Set up Shop!

If you want to expand your woodworking hobby, you’ll likely have to invest in an area that can accommodate your needs.

If your hobby is in its’ infancy, chances are you’ll do alright with a space the size of a garage (if you organize it well enough that is).

If I were just setting up, and I planned to make projects for paying customers, I would want a few essential items (I would go with quality used on the more expensive tools; you can find these items on Craigslist from people who have upgraded over time).


What kind of equipment would benefit a beginner wood worker?

  • Saws that make life easier (and projects better!):
  • Table Saw – I cannot express how important this one item could be! If you plan to make any furniture or boxes (or anything really that you want to be straight and not made out of just 2×4’s). Making straight cuts with other cutting tools like a circular saw can pose a few problems since you could end up “walking” the saw up to 1/8″ from one side of your workpiece to the other, causing a gap when assembled. You can get a large model that stays in your workshop or opt for a smaller portable unit that can be stored on a shelf in your garage if need be.
  • Compound Miter Saw – There is a big benefit to having a saw like this on hand, especially one that is over 10 inches or a sliding compound miter saw. These can provide super clean cuts at different angles to get that perfect fit-up on the corners of that picture frame or shadow box you’re working on for a customer or your grandmother. Different sizes are available depending on your needs, though 10″ will likely be sufficient for most projects.
  • Jigsaw – Though it’s not entirely not necessary for most projects, you may find it comes in handy. A jigsaw is a cost-effective way to and is more portable/takes up less real estate in your workshop than a band saw; however, it can’t do certain things that a band saw can do (but there a plenty of things a band saw can’t do that a jigsaw can). They can both be used to cut whatever odd shapes you want! You want to cut a heart shape out of the middle of your table top or end? Drill a pilot hole, drop in your jigsaw and cut it out! [So nice for projects that have “non-geometric” shapes].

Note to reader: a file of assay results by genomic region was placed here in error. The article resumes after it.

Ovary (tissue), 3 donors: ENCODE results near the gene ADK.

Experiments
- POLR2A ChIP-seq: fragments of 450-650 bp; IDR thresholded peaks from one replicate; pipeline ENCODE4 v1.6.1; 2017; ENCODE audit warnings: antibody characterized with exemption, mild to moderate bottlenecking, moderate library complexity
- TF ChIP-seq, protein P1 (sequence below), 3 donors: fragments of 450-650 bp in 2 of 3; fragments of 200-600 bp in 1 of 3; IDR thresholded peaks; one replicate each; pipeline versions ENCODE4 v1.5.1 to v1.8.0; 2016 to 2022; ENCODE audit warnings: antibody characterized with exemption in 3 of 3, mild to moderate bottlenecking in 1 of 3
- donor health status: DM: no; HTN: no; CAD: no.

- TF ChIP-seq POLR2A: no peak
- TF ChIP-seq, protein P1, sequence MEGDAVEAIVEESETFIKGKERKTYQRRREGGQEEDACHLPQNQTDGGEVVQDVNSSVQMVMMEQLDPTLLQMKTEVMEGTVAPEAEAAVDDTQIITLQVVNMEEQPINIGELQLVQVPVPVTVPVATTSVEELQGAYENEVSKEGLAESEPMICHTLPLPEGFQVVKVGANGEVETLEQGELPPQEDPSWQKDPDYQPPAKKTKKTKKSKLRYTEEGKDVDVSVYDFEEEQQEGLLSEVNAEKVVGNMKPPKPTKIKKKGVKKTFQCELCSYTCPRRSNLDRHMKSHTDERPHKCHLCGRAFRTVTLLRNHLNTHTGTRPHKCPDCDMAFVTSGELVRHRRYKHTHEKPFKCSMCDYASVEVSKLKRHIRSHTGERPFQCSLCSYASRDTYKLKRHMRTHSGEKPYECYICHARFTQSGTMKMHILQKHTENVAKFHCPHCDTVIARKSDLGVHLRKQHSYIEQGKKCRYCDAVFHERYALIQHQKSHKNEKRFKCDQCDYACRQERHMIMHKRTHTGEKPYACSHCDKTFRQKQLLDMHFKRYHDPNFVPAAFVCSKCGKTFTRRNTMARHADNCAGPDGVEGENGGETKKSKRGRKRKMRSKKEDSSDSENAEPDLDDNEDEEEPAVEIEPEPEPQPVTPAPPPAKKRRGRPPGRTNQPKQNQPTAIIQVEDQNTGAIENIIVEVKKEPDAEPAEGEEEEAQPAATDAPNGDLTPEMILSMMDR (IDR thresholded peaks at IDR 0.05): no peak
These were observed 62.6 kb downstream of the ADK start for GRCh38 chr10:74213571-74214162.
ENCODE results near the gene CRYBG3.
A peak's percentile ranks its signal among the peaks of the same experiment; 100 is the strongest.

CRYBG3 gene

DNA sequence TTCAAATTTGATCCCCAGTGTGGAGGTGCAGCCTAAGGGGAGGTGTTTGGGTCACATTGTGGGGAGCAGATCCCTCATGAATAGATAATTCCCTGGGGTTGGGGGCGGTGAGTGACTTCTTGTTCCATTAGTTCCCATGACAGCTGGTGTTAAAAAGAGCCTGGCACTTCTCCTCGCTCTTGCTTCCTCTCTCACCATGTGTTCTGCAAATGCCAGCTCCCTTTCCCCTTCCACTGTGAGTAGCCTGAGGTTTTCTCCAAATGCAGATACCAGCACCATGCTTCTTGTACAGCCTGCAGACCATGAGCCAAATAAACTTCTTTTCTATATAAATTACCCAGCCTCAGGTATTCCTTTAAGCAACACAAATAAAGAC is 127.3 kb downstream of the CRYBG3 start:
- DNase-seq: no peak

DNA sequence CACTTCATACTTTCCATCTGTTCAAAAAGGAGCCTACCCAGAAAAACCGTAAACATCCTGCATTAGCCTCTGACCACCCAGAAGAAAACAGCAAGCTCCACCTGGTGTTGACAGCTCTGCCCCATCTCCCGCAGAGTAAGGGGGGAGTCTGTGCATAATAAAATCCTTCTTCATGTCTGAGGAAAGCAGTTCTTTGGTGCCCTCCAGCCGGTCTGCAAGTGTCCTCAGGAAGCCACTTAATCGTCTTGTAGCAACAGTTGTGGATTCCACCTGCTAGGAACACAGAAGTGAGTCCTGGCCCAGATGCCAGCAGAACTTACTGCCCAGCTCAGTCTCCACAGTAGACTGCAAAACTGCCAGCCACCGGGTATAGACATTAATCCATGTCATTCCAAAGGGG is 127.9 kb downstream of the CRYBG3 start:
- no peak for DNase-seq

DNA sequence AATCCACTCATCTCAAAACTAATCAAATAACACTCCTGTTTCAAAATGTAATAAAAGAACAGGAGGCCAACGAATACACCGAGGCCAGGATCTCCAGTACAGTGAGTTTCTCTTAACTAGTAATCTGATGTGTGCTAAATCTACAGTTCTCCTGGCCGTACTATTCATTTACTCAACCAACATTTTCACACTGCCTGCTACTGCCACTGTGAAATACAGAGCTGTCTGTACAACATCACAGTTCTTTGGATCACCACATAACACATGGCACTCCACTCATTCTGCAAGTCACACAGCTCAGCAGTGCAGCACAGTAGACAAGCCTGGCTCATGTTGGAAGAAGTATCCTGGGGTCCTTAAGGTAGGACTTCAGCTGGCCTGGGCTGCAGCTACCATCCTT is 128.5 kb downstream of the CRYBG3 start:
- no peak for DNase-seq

• There are a couple other “large” tools that may be useful to you
    • Drill Press – First introduced in machine shops and metal shops almost 200 years ago, today its’ utilized in a variety of trades. It’s basically a fixed version of a hand drill (in a vertical orientation) with a moveable table below the chuck holding the bit you need to use.

      In woodworking, drilling a series of holes at the same depth can be made easier with a drill press than its’ hand-held counter part. If a project has some metal accent pieces that need to be attached with nails or screws, you’ll need to be able to drill holes into the work piece. Though it’s not absolutely necessary, you’ll find yourself returning to the drill press time and time again.

    • Air Compressor – In the field today, there are a lot of pneumatic tools (sprayers, grinders, nailers, etc). If you want to invest in some of the pneumatic tools that make things a bit faster, you’re going to need air.

    • Thickness Planer – This machine is used to mill down boards to a flat and finished surface. If you’ve ever noticed how lumber may be uneven or twisted, this machine solves the problem (within reason, depending on how warped your boards may be) by passing the material through a cutting head which takes down the high points on the material (one pass at a time) until the piece is even enough to work with.

    • Table Sander/Belt Sander – A stationary sander which has a wide sanding belt that travels in a closed loop to allow for QUICK work of sanding down work material (such as a dowel that is just a bit too big for the hole you’ve drilled). You can round sharp edges, shape and polish small pieces with a belt sander, and it makes quicker/more stable work that a hand-held unit. It could be useful on a lot of projects, depending on the type of work you’re doing.
  • The “Small Stuff” counts too!

    You’ll probably want to get more hand tools than listed below, but here are some options to consider: